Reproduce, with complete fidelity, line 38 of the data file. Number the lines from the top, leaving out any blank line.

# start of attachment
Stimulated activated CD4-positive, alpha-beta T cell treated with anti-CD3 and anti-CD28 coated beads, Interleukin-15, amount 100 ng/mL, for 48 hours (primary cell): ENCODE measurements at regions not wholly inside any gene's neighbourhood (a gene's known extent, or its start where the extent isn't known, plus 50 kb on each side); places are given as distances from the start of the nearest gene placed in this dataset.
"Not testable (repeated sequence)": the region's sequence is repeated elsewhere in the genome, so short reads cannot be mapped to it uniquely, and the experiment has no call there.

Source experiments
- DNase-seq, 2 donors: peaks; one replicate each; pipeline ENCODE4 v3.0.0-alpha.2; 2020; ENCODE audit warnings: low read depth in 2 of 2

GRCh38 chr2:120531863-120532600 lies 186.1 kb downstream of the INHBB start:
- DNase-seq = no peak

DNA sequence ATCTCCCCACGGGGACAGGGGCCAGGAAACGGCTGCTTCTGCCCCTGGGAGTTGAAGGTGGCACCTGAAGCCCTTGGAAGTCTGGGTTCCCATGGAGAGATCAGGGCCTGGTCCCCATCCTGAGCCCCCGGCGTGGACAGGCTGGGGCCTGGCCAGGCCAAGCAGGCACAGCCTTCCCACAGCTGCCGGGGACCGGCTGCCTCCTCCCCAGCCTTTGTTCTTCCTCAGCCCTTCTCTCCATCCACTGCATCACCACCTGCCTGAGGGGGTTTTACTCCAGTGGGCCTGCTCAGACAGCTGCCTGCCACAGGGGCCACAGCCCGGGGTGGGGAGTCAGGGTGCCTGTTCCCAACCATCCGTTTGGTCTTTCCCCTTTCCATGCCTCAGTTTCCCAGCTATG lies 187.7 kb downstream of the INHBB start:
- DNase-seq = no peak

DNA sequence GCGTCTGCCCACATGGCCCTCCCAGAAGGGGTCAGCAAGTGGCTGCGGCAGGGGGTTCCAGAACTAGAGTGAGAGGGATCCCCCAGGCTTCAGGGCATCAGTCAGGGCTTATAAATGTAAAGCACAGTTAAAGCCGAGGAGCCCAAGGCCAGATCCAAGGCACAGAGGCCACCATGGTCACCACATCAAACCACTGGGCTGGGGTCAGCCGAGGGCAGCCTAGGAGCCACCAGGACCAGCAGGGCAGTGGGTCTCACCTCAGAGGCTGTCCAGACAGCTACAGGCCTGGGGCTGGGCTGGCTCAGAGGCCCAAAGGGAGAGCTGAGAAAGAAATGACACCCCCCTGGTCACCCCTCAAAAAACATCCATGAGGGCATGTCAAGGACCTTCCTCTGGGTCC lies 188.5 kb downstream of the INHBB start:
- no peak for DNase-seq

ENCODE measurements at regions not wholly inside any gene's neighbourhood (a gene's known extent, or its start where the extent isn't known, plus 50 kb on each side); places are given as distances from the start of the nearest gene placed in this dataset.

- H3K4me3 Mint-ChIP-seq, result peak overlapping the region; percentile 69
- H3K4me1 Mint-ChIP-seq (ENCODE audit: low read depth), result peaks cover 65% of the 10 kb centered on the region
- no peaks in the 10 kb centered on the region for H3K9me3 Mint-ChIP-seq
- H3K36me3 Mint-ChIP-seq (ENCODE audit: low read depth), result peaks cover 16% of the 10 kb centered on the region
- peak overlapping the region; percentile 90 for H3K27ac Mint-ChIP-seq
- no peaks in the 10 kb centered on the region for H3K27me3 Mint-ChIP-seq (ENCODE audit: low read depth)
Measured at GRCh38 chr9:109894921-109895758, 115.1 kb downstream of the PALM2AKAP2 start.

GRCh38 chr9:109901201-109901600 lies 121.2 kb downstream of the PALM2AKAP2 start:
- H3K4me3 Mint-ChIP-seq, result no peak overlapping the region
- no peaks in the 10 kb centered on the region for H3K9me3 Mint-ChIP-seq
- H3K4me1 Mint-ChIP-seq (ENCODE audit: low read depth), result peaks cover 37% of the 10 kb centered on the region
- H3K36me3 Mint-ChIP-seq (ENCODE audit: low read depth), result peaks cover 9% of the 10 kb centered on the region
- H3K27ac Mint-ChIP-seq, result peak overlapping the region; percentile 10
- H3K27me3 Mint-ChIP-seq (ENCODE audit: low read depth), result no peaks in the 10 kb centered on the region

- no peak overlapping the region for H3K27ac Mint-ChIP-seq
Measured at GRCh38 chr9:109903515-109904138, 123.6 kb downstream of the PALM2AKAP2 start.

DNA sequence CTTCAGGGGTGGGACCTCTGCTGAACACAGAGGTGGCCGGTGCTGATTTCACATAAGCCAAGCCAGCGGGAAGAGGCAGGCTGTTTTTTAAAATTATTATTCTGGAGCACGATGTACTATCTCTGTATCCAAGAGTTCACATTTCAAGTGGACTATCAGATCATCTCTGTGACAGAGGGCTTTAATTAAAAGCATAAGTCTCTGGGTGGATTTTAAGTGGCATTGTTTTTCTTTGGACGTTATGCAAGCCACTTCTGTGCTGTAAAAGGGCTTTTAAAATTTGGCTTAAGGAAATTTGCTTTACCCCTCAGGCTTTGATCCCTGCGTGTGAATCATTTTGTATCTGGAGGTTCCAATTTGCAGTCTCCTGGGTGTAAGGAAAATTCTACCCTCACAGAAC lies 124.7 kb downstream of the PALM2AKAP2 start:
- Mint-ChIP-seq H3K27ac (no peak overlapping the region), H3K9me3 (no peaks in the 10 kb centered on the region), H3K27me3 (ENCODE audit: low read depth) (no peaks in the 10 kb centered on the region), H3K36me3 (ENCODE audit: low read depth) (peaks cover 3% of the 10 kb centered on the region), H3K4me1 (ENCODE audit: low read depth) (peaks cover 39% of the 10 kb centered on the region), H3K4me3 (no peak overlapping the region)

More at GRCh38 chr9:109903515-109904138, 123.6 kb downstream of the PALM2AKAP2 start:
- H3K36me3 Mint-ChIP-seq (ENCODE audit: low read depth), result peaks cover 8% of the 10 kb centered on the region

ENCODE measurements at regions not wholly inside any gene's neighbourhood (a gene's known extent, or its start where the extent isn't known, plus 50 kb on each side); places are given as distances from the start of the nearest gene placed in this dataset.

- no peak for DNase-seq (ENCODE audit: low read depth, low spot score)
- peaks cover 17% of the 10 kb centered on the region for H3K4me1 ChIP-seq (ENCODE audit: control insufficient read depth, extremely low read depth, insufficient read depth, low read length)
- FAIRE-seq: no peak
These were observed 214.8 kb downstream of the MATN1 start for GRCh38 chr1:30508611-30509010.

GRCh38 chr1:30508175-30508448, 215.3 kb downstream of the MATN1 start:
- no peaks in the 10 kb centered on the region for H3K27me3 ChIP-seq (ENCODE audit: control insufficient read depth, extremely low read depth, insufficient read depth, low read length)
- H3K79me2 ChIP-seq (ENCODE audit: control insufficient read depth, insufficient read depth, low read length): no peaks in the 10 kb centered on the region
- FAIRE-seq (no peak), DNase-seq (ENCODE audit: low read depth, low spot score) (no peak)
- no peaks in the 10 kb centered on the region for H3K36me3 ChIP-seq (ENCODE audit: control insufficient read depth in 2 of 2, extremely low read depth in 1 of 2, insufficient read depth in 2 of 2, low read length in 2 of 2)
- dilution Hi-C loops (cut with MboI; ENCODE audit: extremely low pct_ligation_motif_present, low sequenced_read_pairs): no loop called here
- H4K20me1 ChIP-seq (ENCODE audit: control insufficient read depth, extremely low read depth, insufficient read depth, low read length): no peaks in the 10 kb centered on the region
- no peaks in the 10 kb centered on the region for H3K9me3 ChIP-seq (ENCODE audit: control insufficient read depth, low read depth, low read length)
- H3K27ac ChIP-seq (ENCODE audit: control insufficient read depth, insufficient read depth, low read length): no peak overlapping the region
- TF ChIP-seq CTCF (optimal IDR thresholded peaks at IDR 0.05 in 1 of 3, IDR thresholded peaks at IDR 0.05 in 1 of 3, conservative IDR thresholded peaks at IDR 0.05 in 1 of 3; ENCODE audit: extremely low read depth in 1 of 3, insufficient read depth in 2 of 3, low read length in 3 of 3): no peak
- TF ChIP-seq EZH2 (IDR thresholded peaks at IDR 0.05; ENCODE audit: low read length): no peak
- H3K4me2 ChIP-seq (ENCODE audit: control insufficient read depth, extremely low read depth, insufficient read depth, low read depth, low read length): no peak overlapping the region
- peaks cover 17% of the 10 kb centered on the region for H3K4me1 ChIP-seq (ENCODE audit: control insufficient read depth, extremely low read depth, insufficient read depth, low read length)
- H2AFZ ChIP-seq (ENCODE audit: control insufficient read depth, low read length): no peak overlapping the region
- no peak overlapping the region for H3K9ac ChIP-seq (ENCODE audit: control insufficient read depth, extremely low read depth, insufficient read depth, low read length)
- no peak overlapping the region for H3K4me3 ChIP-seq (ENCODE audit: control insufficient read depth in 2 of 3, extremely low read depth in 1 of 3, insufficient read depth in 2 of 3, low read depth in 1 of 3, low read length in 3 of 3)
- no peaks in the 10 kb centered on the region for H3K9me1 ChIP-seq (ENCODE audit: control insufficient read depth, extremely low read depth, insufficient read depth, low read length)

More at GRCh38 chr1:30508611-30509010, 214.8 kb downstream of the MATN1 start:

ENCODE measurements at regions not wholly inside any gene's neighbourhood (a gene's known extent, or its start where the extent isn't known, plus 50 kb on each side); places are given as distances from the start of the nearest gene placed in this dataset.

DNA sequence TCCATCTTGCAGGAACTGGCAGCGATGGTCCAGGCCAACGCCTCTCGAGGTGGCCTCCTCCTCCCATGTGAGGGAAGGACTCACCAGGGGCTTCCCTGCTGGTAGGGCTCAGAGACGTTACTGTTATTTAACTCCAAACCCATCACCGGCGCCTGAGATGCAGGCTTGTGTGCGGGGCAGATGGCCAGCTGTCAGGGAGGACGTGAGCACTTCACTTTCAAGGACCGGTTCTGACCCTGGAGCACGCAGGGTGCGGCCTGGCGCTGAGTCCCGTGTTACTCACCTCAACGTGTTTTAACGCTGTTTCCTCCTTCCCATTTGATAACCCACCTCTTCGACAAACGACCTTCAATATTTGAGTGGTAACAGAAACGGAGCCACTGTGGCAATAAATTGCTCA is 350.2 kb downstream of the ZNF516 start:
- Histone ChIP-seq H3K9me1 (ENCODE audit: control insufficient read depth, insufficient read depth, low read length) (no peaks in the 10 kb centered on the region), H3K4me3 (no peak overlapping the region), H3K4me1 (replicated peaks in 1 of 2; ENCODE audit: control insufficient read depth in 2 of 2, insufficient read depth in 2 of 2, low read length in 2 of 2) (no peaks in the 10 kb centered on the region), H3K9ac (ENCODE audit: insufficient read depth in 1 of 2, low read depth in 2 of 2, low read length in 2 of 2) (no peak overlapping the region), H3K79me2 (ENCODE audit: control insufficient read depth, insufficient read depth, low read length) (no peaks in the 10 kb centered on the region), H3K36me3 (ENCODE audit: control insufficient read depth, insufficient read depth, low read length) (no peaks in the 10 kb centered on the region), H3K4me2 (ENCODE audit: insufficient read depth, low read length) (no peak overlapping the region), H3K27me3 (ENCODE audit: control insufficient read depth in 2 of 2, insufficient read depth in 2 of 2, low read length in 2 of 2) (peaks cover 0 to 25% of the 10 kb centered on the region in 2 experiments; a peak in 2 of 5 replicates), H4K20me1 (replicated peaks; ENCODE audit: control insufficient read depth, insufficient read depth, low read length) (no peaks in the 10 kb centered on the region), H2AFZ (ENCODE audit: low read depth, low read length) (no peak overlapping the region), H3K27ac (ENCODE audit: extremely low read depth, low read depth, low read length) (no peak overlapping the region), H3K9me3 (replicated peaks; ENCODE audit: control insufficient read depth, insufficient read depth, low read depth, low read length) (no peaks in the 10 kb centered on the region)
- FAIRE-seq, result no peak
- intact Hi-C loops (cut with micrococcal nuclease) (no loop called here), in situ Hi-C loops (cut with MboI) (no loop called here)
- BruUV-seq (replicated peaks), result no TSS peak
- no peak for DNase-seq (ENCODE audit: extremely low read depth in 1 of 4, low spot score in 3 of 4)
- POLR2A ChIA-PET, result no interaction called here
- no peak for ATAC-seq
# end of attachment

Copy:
- no peaks in the 10 kb centered on the region for H3K27me3 ChIP-seq (ENCODE audit: control insufficient read depth, extremely low read depth, insufficient read depth, low read length)